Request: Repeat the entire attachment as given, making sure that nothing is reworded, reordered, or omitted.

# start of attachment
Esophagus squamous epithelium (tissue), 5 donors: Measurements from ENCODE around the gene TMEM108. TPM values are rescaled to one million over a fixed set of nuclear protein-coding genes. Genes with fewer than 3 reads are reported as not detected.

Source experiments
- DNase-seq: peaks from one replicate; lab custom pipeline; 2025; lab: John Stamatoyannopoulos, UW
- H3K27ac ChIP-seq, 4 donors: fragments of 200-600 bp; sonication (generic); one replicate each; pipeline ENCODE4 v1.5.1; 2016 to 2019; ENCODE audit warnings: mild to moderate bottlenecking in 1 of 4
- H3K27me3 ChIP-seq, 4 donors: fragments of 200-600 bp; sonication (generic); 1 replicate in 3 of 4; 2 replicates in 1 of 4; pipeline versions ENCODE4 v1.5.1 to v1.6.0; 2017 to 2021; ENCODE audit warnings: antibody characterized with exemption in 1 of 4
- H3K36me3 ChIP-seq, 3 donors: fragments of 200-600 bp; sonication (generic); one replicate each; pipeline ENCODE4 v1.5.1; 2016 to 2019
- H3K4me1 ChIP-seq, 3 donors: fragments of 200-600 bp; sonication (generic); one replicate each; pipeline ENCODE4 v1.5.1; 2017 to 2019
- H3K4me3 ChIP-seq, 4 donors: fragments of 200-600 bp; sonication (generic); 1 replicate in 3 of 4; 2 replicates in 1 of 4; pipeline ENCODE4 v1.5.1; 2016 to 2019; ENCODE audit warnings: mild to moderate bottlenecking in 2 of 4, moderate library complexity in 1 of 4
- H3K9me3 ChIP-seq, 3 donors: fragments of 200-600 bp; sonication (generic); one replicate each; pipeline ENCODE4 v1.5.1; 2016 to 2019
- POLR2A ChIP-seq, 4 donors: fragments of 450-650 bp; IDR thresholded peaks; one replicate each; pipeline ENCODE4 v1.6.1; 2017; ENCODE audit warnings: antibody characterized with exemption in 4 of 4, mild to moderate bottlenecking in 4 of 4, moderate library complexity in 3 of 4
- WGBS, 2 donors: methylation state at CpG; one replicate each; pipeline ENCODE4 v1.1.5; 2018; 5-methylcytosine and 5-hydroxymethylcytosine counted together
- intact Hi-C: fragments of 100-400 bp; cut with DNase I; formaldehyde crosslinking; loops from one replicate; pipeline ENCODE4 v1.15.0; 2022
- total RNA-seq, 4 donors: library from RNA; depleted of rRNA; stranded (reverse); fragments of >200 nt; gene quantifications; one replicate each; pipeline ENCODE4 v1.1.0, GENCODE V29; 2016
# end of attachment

Esophagus squamous epithelium (tissue), 5 donors: Measurements from ENCODE around the gene TMEM108. TPM values are rescaled to one million over a fixed set of nuclear protein-coding genes. Genes with fewer than 3 reads are reported as not detected.

Source experiments
- DNase-seq: peaks from one replicate; lab custom pipeline; 2025; lab: John Stamatoyannopoulos, UW
- H3K27ac ChIP-seq, 4 donors: fragments of 200-600 bp; sonication (generic); one replicate each; pipeline ENCODE4 v1.5.1; 2016 to 2019; ENCODE audit warnings: mild to moderate bottlenecking in 1 of 4
- H3K27me3 ChIP-seq, 4 donors: fragments of 200-600 bp; sonication (generic); 1 replicate in 3 of 4; 2 replicates in 1 of 4; pipeline versions ENCODE4 v1.5.1 to v1.6.0; 2017 to 2021; ENCODE audit warnings: antibody characterized with exemption in 1 of 4
- H3K36me3 ChIP-seq, 3 donors: fragments of 200-600 bp; sonication (generic); one replicate each; pipeline ENCODE4 v1.5.1; 2016 to 2019
- H3K4me1 ChIP-seq, 3 donors: fragments of 200-600 bp; sonication (generic); one replicate each; pipeline ENCODE4 v1.5.1; 2017 to 2019
- H3K4me3 ChIP-seq, 4 donors: fragments of 200-600 bp; sonication (generic); 1 replicate in 3 of 4; 2 replicates in 1 of 4; pipeline ENCODE4 v1.5.1; 2016 to 2019; ENCODE audit warnings: mild to moderate bottlenecking in 2 of 4, moderate library complexity in 1 of 4
- H3K9me3 ChIP-seq, 3 donors: fragments of 200-600 bp; sonication (generic); one replicate each; pipeline ENCODE4 v1.5.1; 2016 to 2019
- POLR2A ChIP-seq, 4 donors: fragments of 450-650 bp; IDR thresholded peaks; one replicate each; pipeline ENCODE4 v1.6.1; 2017; ENCODE audit warnings: antibody characterized with exemption in 4 of 4, mild to moderate bottlenecking in 4 of 4, moderate library complexity in 3 of 4
- WGBS, 2 donors: methylation state at CpG; one replicate each; pipeline ENCODE4 v1.1.5; 2018; 5-methylcytosine and 5-hydroxymethylcytosine counted together
- intact Hi-C: fragments of 100-400 bp; cut with DNase I; formaldehyde crosslinking; loops from one replicate; pipeline ENCODE4 v1.15.0; 2022
- total RNA-seq, 4 donors: library from RNA; depleted of rRNA; stranded (reverse); fragments of >200 nt; gene quantifications; one replicate each; pipeline ENCODE4 v1.1.0, GENCODE V29; 2016